GECOM Chair cites legal restraint in reply to Jagdeo request for restart of Region Four verification

GECOM Chair cites legal restraint in reply to Jagdeo request for restart of Region Four verification

Opposition Leader Bharrat Jagdeo on Saturday wrote GECOM Chair Claudette Singh demanding the resumption of verification of the Region Four voting at Monday’s general elections but the chair replied yesterday and said that the matter was sub judice.

Jagdeo’s letter of March 7 sought to have the Guy-ana Elections Commission (GECOM) restart verification of the Region Four vote, the curtailment of which by the Returning Officer has plunged the country into crisis and attracted widespread international criticism. Jagdeo had been hoping that the verification would proceed without prejudice to the legal proceedings filed by lawyers for the PPP seeking a judicial order that the Region Four verification be done.

Chief Justice Roxane George who is hearing the case yesterday ruled that she had jurisdiction in the matter and the substantive case will begin tomorrow.

In his missive to Singh, Jagdeo narrated the sequence of the events which led up to the abrogation of the Region Four verification by Returning Officer Clairmont Mingo and which triggered scenes of chanting and disorder at the GECOM office in the Ashmins building.

Jagdeo said that in accordance with section 83 of the Representation of the People Act, upon the closing of the polls, the Presiding Officers counted the ballots of each of the various Ballot Boxes and produced a Statement of Poll which was then duly posted in a conspicuous place outside the polling station.

Carbon copies of the Statements of Poll were provided to all parties, including the PPP/C.

“A tally of those Statements of Poll has been done which shows that for all 10 Regions APNU/AFC got 217,305 votes and PPP/C got 233,193 votes. In accordance with the Presiding Officers’ count, therefore, the PPP/C won the Elections by a margin of 15,888 votes”, Jagdeo said.

On the following day, March 3rd 2020, Jagdeo said that the Returning Officers for each of the 10 Districts began the process of totalling up the votes recorded in favour of the lists in accordance with the Statements of Poll. He said that by March 4th, that process was completed in all of the Districts, except District 4.

“The Commission published on its website the results of the section 84(1) verification process for those 9 Districts. That document, a copy of which is attached, shows that the PPP/C got 152,121 votes and the APNU got 100,682, a PPP/C lead of 51,439 votes”, Jagdeo stated.

He added that in relation to District 4, the section 84(1) verification process did not run smoothly.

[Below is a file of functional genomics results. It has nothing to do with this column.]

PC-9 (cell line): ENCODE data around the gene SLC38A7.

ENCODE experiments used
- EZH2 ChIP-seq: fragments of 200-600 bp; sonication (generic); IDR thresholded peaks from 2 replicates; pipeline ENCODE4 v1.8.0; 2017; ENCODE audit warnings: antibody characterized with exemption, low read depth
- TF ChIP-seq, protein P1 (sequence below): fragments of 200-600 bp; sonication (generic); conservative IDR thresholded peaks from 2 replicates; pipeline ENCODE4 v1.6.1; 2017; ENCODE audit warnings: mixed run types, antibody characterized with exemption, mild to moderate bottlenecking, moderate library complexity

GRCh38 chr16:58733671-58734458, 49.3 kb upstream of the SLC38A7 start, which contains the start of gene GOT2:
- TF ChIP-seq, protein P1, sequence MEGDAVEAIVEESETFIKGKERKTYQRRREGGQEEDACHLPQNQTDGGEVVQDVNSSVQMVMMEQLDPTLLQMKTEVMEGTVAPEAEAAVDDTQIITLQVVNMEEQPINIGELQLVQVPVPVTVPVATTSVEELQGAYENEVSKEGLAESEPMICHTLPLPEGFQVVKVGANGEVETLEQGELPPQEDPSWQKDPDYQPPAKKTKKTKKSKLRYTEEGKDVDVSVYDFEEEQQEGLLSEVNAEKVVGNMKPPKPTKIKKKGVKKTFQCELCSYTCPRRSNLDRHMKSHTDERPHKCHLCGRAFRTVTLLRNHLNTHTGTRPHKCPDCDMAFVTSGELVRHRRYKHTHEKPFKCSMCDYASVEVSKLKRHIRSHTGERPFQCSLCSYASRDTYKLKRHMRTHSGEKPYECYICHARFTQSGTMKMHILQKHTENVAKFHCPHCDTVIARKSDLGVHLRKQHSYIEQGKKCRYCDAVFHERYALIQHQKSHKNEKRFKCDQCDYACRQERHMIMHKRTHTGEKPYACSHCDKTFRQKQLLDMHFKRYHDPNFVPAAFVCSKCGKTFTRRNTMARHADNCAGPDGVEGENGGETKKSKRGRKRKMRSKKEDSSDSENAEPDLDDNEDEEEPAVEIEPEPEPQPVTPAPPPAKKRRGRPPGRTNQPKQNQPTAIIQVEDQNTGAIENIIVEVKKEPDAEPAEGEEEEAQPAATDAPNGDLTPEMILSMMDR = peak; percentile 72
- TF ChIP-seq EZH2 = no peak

“…it was interrupted intermittently by the illness, exhaustion or unavailability of election officials. On one occasion, it was interrupted by the need to locate 20 Statements of Poll in relation to certain votes which had been recorded on a spreadsheet produced by the Returning Officer, Mr. Clairmont Mingo”.

Jagdeo said that those votes purported to represent the votes recorded in the corresponding Statements of Poll but they were  quite different from the carbon copies of the Statements of Poll which the counting agents had in their possession. He noted that when the Statements of Poll were eventually produced, they tallied with the carbon copies in the possession of the counting agents and exposed that the spreadsheet was significantly inaccurate.

By  about half past midnight of 5th March 2020, Jagdeo said that only 421 of the 879 boxes from District 4 had been verified in accordance with the section 84(1) process. He said that the PPP/C’s tabulation of the verified votes for these 421 boxes showed that APNU got 63,856 votes against the PPP/C’s 24,545.

The verification process was then suspended and eventually around 3 am the counting agents and their assistants asked the party agents  to return at 9am that day to continue the process.

Sick bay

“At 9am, Mr Mingo had not yet arrived and only turned up at around midday, whereupon, in the presence of the Counting Agents, their assistants and other observers,  and without resuming the section 84(1) verification process in relation to the remaining 458 ballot boxes, he announced that he had a declaration of the votes under section 84(1) to make in relation to the list of candidates. The room immediately went into uproar. Mr Mingo then left the room saying that he was returning to sick bay and the process of verifying the remaining 458 boxes did not take place and has not yet resumed.